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    8 Surprising Secrets From The “Downton Abbey” Set

    Don't let the Dowager Countess get bored.

    Nick Briggs / Carnival Films 2014 for MASTERPIECE

    On the set of Downton Abbey, tucked within a nondescript soundstage in a sleepy London suburb, one can leave the bedroom of Lady Cora, countess of Grantham (Elizabeth McGovern), and in just a few quick strides, be standing in the sitting room for Downton's head of household Mrs. Hughes (Phyllis Logan).

    As many fans of the popular Masterpiece Classic PBS series already know, the upstairs-downstairs separation is reinforced by even more drastic geography behind the scenes. Highclere Castle, a stunning historic British manor in Hampshire, is used for upstairs scenes, while the downstairs ones are shot at Ealing Studios in London. But as BuzzFeed News discovered on a tour of the Ealing soundstage last summer, there are at least a few posh spaces mixed in with the utilitarian sets.

    Along with Cora's bedroom, the office of the Dowager Countess (Maggie Smith) is just a few feet away from the storage room that houses a vast trove of muddy, smelly riding boots — a detail that might make the Countess apoplectic with revulsion. Sure, it's efficient for filming purposes, but it is still jarring to transition from the lovely, colorful living spaces of Downton's upper class to the stark world of the servants in just a couple steps. As production designer Donal Woods explained to BuzzFeed News, that is very much by design. "If you want shorthand for the look of Downton it's a black and white film downstairs, and it's a super technicolor film upstairs," he said.

    Here are more fascinating behind-the-scenes details about the show BuzzFeed News learned from the Downton set.

    1. The giant rack of bells is one of the set's most well-known attributes, but it's also one of the most out of date.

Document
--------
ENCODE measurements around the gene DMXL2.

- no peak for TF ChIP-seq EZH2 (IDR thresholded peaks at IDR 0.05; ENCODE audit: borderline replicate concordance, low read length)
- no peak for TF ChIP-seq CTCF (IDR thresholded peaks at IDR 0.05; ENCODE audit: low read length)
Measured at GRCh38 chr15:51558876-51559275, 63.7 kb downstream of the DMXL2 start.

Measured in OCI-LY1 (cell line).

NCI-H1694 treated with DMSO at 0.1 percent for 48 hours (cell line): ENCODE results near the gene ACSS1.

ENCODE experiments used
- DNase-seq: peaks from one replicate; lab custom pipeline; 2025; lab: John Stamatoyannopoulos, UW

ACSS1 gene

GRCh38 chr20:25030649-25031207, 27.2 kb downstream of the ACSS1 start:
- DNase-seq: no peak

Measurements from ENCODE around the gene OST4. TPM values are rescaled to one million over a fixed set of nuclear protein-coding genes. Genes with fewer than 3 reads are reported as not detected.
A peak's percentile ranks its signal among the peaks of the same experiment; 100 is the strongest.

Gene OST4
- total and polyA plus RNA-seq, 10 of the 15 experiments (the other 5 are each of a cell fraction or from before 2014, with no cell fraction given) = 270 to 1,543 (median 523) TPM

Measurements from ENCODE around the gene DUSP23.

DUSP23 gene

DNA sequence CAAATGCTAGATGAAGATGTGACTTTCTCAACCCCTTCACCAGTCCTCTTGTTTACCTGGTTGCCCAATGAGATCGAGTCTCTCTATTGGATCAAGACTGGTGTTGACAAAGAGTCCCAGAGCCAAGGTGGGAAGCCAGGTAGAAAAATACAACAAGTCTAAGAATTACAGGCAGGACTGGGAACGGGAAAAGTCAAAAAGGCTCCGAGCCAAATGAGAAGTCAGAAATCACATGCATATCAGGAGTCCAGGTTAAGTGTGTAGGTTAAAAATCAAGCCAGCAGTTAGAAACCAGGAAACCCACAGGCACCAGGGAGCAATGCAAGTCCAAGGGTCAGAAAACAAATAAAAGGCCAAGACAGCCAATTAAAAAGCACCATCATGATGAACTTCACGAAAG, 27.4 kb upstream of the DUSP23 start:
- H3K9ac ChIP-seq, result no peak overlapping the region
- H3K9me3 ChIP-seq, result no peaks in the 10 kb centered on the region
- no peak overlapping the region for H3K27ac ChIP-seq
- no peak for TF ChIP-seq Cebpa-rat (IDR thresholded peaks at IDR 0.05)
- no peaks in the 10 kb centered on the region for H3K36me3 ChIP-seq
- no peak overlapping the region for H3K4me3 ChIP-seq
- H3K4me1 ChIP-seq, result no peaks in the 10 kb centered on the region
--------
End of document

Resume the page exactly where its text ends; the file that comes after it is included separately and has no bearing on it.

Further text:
The bells used by the upstairs residents to summon the servants have loomed over the downstairs dining room since the very first episode of Downton and they have proven to be incredibly popular among guests who visit the set. "There's a bell-maker in Derbyshire who normally sells one bell a week, and suddenly we wanted about 30," said Woods. "He nearly collapsed."

    But, according to Woods, the bells shouldn't be there at all. After World War I, most manor homes switched their servant calling system from analog bells to electric lights, he said. "You just clicked over with a dial, and [the light in the servants' area] went from white to red. And you think, Oh, I'm wanted in the study. But everybody loves these bells so much, we haven't changed them."

    2. Lady Cora's bedroom also serves as the bedroom for Mary (Michelle Dockery), Edith (Laura Carmichael), and Rose (Lily James).


    By changing out a couple walls, and moving the fireplace, windows, and door, the same basic space serves as the sleeping quarters for all four of Downton's women. Woods said the bedroom floor plans aren't created willy nilly. "It's really the same as Highclere, in terms of where we geographically put everything."

    3. The Dowager Countess' apartment is filled with papers, letters, and decorative touches in part because Maggie Smith doesn’t want to get bored.


    "Maggie always asks to have something going on," said Woods. "It's quite difficult — a Dowager of that time and age wouldn't have really done much, really."

    As a compromise, Woods filled the Countess' desk with bundles of correspondence to at least give the suggestion of how she fills her hours. "They'd have written a diary, written letters," he said. "I think sometimes Maggie wishes she could do something. But, they're quite restricted."

    If Woods couldn't make it seem like the Countess' life is currently filled with activity, he could at least suggest that her past was. "She would have traveled a lot — probably around the world," he said. "So we tried to make it a broader, more eclectic feel, rather than just a solid English room." In turn, the Countess' apartment is decorated with an assortment of furniture and objects with Chinese and Indian design flourishes.